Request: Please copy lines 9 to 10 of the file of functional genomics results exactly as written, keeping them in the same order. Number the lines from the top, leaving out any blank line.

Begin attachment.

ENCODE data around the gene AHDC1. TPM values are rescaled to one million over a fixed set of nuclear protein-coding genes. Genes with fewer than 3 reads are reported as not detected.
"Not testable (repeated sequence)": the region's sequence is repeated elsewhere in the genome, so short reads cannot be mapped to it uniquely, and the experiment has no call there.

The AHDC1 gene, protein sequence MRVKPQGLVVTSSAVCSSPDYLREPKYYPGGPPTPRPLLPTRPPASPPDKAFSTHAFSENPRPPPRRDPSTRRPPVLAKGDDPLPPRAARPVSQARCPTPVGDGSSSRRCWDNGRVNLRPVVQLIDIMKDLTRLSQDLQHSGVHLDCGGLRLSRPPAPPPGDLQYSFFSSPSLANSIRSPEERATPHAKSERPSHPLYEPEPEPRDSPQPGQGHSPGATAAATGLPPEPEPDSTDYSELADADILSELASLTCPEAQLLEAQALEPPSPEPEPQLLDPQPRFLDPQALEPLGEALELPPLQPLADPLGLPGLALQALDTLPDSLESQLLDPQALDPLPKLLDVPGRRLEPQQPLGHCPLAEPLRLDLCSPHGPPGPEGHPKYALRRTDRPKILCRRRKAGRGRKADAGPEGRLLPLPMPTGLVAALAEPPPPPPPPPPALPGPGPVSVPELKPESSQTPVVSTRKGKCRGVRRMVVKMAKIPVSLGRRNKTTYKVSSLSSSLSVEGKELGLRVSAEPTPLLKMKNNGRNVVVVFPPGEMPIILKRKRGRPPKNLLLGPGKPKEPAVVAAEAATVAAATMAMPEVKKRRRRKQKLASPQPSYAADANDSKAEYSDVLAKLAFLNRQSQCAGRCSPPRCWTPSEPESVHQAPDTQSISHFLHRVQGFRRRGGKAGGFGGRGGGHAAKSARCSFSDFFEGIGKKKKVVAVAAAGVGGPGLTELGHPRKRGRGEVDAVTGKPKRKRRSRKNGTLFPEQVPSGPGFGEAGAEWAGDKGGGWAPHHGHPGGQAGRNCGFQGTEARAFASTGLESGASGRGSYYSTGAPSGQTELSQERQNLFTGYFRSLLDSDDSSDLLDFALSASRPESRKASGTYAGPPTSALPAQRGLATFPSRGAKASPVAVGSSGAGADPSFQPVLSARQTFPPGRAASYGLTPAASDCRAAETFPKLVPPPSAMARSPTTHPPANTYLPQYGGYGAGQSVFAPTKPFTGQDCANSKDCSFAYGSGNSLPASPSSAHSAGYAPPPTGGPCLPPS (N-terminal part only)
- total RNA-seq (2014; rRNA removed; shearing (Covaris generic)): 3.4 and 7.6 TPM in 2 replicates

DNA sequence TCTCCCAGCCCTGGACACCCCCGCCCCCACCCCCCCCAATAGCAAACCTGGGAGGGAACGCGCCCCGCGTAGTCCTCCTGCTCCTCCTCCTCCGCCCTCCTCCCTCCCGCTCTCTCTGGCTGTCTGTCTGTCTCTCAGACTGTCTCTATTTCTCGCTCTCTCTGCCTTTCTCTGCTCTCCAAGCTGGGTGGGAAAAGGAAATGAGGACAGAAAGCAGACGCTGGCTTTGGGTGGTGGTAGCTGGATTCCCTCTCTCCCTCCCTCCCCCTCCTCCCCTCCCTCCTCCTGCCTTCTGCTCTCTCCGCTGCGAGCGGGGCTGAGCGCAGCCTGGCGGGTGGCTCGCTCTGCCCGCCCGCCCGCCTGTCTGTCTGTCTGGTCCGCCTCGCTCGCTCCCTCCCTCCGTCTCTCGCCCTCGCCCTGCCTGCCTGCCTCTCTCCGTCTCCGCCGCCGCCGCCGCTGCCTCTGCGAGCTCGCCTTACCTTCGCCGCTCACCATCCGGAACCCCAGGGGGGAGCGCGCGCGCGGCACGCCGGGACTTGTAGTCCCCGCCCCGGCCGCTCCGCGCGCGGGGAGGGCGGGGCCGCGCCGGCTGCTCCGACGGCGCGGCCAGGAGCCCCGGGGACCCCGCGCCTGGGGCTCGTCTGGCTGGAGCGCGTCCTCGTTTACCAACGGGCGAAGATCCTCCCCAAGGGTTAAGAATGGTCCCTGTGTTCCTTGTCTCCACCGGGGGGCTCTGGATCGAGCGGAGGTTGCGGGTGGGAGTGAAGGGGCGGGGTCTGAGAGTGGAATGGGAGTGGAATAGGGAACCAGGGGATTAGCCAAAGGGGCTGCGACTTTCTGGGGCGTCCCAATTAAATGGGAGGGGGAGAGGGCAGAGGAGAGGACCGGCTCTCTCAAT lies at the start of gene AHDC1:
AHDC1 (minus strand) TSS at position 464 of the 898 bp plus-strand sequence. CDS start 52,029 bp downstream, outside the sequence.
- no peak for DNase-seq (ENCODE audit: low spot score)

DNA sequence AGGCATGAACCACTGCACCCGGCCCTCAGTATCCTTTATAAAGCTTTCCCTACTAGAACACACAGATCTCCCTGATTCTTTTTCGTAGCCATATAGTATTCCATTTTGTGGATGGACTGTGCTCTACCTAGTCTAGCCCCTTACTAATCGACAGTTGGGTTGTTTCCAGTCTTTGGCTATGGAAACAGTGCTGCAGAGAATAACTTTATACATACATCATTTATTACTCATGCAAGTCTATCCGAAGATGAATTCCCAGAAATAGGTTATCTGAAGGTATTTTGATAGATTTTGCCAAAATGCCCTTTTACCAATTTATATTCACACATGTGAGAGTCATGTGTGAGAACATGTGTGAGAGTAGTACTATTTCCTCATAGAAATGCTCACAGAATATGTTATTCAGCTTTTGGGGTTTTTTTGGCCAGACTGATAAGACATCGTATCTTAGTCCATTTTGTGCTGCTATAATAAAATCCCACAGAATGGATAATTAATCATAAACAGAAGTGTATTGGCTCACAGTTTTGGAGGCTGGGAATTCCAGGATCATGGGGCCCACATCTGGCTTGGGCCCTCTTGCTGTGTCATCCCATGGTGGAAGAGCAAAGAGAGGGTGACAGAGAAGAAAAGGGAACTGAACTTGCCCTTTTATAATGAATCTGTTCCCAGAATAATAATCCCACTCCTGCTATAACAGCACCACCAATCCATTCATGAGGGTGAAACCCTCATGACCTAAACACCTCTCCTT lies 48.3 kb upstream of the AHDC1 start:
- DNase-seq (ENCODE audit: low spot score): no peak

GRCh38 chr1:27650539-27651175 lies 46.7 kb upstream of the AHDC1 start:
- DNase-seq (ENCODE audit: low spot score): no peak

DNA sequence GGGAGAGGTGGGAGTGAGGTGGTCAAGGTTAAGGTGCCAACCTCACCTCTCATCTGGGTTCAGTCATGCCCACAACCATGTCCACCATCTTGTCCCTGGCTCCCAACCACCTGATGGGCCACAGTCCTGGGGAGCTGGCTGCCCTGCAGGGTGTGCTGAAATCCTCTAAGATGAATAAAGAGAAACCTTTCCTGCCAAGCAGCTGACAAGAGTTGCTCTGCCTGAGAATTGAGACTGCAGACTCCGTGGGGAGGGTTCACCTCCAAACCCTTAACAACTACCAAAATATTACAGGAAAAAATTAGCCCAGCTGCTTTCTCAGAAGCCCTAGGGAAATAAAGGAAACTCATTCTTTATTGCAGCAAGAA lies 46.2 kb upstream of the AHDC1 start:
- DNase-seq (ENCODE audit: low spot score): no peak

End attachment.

- DNase-seq (ENCODE audit: low spot score): no peak

GRCh38 chr1:27650539-27651175 lies 46.7 kb upstream of the AHDC1 start: